Clinical and molecular characterization of two adults with autosomal recessive Robinow syndrome

Humboldt-Universität zu Berlin, Berlín, Berlin, Germany
American Journal of Medical Genetics Part A (Impact Factor: 2.16). 07/2005; 136(2):185-9. DOI: 10.1002/ajmg.a.30785
Source: PubMed


Autosomal recessive Robinow syndrome is caused by mutations in ROR2 and is characterized by short stature, mesomelic limb shortening, brachydactyly, vertebral abnormalities, and a characteristic "fetal face" dysmorphology. We report the clinical and molecular studies on two adults with this condition. Besides typical skeletal and facial features, one patient developed hydronephrosis, nephrocalcinosis, and renal failure. The second patient had characteristic skeletal manifestations including severe spinal involvement and showed endocrinological abnormalities including elevated gonadotropic hormones. The facial phenotype in both patients remained distinctive into adulthood. Analysis of the ROR2 gene revealed a homozygous c.1937_1943delACAAGCT mutation in Patient 1, and compound heterozygosity for c.355C > T (p.R119X). and c.550C > T (p.R184C) in Patient 2.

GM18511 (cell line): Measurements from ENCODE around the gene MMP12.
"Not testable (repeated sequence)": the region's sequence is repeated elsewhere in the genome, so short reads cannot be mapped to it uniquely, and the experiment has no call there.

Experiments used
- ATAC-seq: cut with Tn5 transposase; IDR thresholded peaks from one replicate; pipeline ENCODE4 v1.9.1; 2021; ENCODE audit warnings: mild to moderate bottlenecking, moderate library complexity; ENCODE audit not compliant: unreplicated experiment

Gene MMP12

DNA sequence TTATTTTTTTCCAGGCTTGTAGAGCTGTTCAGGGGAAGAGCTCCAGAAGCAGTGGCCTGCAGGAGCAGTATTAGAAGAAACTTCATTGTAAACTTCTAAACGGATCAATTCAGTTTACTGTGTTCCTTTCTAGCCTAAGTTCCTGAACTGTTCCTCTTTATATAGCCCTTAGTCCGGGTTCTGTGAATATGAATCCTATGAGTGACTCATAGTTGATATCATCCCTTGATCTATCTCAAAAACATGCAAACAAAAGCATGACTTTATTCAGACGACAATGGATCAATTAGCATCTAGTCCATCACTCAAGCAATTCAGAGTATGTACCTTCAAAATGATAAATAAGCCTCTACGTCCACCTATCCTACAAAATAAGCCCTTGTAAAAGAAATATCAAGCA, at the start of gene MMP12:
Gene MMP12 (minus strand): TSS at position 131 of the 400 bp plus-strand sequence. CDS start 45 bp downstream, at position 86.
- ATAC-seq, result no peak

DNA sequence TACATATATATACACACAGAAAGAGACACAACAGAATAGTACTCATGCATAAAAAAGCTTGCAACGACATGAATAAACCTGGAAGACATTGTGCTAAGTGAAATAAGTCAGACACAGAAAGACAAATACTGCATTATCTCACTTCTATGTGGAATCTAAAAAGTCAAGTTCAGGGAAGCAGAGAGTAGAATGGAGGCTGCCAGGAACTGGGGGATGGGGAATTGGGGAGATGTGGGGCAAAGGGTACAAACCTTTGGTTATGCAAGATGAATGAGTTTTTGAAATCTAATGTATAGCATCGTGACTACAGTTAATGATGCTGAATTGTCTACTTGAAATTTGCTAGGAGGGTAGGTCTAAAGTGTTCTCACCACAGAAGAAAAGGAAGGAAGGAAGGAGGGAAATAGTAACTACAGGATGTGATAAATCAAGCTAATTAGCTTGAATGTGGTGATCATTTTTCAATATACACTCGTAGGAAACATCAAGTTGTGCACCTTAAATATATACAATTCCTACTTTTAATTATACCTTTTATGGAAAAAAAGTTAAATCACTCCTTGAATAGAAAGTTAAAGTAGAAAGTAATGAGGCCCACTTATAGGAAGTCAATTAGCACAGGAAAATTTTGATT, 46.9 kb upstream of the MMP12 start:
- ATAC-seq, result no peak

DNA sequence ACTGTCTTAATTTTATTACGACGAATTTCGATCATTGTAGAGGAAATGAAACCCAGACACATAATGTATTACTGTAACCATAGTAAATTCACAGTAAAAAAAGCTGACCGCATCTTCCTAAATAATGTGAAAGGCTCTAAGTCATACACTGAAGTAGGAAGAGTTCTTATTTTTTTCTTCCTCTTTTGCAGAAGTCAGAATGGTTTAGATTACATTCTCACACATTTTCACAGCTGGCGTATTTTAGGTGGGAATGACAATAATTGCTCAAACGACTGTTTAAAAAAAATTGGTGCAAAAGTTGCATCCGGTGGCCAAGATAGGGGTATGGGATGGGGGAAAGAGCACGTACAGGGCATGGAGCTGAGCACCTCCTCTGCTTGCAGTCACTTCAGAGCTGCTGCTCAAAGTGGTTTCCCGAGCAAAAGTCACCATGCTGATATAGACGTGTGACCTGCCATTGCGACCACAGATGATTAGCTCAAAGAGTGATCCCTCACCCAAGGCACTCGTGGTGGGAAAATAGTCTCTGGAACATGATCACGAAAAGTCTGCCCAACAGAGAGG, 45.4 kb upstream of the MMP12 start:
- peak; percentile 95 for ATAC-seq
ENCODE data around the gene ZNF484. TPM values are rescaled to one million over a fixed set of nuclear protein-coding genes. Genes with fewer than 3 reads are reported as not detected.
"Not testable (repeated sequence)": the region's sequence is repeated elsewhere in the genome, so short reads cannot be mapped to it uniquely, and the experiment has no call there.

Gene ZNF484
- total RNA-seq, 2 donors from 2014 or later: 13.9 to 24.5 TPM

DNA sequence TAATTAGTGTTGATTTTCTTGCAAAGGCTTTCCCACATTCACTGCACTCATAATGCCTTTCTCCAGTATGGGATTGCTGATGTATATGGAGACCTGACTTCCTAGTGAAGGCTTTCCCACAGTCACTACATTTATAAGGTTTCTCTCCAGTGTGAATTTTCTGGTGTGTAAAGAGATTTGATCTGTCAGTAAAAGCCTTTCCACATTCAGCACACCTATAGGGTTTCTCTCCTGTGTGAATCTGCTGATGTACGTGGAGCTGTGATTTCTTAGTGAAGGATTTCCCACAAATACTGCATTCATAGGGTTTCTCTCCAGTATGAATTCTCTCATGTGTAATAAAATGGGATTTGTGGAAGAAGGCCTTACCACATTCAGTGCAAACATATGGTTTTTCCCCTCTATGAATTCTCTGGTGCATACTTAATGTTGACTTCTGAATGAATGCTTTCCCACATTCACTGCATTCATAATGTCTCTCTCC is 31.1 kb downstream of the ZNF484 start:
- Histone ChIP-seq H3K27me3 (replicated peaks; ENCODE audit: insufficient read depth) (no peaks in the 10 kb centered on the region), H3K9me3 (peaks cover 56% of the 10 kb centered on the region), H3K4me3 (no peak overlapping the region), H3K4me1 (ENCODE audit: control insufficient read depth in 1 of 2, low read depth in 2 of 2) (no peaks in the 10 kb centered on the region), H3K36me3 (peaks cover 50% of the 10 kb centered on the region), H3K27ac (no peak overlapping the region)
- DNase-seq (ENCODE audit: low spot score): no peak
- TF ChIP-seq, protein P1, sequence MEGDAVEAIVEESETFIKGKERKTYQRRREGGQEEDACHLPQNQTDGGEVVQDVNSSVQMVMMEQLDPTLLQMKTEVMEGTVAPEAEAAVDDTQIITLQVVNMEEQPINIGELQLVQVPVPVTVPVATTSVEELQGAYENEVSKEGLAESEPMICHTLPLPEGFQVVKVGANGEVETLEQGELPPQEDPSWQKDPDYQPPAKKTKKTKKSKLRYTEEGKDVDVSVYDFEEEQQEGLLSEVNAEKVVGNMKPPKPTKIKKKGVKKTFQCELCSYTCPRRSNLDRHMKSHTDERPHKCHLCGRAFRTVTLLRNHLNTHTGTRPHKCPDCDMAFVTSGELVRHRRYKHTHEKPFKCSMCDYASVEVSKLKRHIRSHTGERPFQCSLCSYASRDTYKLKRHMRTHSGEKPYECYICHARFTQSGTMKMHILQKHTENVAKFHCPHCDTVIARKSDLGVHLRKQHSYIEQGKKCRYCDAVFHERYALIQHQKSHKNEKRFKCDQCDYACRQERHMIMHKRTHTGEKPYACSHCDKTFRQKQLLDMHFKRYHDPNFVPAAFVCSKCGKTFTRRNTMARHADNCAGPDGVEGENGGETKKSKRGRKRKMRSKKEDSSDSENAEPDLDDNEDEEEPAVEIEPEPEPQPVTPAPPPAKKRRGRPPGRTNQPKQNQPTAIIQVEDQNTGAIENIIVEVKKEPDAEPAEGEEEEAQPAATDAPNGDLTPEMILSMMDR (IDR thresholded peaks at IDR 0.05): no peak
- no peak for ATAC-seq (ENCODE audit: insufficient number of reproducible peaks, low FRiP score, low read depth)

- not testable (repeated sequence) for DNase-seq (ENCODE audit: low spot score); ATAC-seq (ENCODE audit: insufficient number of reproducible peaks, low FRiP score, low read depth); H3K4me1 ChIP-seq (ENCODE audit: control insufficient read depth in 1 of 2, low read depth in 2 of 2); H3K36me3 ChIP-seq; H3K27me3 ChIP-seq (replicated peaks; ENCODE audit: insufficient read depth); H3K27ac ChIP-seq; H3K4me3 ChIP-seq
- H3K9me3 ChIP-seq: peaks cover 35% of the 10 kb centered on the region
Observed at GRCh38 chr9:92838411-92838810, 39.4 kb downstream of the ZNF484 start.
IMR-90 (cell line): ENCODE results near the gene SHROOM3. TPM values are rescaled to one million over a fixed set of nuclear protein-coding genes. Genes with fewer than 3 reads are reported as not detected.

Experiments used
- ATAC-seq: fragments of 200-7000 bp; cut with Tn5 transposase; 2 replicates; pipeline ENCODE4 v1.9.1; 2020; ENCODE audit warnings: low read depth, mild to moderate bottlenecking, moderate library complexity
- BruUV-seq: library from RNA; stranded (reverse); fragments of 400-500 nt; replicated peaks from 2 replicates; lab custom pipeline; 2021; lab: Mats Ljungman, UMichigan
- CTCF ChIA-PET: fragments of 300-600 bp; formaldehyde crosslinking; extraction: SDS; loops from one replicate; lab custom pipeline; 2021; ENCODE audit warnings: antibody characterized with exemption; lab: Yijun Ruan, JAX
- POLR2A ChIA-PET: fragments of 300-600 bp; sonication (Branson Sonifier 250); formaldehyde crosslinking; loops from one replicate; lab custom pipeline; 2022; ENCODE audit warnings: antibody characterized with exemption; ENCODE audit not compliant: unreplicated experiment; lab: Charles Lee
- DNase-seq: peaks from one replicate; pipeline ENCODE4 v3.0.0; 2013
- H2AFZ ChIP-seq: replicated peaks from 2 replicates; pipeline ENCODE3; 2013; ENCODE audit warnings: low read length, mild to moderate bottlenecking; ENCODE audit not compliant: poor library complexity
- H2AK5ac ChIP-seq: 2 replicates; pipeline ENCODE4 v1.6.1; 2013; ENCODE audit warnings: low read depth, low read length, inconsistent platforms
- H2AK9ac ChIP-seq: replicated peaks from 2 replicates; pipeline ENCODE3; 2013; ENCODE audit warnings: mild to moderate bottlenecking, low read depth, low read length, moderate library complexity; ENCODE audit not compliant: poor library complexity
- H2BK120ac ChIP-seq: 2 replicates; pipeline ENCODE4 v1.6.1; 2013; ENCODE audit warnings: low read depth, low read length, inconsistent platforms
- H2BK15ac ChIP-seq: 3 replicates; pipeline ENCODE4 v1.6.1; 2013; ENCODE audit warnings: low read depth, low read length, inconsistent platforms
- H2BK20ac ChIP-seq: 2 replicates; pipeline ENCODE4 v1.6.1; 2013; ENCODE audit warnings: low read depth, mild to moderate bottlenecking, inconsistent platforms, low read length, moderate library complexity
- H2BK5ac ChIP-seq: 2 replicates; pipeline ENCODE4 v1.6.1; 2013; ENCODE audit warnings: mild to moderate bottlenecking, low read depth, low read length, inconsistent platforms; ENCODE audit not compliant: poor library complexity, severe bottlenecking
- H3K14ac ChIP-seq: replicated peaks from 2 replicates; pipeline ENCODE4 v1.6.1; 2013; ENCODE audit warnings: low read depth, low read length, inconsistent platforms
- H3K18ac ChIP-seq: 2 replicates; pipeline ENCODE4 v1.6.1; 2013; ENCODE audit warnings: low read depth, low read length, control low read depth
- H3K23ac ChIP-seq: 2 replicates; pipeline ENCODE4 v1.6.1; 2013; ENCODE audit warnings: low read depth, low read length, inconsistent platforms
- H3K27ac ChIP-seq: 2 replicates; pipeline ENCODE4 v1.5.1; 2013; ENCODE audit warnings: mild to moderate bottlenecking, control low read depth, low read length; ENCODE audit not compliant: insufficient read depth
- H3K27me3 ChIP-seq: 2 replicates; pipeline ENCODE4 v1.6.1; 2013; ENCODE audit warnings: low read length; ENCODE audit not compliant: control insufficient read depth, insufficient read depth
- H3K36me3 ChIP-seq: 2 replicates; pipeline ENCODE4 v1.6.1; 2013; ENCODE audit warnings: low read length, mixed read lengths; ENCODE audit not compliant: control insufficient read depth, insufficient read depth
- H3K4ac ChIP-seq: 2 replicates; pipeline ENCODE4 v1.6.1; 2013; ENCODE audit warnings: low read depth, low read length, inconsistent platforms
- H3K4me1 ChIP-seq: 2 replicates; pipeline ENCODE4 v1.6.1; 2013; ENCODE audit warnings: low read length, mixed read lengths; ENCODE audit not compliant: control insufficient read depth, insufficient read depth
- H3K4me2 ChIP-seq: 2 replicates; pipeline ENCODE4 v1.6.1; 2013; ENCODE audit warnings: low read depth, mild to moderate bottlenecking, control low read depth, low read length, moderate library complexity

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    • "Previously, another mutation R119X in the Ig like domain has been reported by Tufan et al (19) in a patient with RRS. However the phenotype in the Turkish case reported by Tufan et al (19) is severe, whereas our cases (family 2) are mild because they lack the rib and vertebral findings of RRS. "